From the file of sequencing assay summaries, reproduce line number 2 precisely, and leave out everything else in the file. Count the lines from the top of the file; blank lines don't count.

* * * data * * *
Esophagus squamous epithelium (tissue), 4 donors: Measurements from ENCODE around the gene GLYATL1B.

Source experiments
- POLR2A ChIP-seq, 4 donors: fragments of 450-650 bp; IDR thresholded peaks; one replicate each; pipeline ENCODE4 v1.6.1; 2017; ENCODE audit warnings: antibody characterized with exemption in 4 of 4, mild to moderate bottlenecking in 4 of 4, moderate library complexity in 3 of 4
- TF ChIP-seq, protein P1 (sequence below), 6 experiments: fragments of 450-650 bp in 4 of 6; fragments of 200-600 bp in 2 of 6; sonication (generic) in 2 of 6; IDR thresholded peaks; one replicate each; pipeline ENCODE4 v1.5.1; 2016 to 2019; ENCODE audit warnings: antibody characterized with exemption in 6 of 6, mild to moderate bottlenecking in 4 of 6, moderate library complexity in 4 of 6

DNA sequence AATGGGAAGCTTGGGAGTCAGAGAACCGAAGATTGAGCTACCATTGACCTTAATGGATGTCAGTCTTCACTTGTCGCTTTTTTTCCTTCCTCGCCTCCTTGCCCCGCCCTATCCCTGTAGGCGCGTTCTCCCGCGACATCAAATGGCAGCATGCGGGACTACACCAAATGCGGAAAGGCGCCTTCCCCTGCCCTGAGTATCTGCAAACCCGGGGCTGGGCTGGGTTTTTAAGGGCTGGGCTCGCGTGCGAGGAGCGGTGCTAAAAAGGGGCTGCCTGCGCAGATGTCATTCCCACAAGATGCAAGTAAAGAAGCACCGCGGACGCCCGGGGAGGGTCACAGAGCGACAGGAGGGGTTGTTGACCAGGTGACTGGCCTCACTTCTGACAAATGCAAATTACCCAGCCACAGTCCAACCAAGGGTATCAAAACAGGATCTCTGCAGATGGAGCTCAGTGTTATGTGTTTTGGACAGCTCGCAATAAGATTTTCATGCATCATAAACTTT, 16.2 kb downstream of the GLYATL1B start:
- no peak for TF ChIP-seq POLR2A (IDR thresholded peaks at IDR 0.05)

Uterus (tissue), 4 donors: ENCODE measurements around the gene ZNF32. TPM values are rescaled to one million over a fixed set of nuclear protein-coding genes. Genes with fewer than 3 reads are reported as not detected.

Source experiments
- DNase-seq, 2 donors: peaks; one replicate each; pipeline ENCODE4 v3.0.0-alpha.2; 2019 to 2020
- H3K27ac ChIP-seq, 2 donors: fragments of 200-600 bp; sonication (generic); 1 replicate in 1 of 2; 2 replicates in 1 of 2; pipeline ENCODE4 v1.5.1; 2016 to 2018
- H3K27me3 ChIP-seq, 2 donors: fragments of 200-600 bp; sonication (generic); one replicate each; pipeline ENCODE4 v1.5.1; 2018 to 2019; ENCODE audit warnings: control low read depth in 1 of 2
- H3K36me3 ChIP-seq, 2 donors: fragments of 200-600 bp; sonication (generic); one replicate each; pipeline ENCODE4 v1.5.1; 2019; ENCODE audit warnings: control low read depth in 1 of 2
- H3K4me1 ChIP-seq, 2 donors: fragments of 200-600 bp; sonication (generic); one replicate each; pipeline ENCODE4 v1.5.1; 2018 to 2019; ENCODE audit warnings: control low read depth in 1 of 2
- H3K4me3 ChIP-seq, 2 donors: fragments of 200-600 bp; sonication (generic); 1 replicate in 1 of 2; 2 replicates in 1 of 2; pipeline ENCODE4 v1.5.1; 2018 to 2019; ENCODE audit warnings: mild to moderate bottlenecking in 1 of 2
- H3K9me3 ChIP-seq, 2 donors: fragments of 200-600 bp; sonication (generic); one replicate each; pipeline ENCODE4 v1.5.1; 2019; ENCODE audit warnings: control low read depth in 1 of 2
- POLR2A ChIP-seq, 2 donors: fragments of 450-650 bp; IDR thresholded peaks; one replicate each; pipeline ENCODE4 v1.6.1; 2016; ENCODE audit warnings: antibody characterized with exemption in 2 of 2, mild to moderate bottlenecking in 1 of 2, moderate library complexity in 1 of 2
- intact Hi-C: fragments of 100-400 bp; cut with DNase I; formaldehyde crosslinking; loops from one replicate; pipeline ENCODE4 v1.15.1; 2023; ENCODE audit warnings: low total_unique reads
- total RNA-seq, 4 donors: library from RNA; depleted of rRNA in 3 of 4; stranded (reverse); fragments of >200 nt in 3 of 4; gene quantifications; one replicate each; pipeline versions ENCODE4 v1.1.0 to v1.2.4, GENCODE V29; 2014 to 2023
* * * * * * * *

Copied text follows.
Source experiments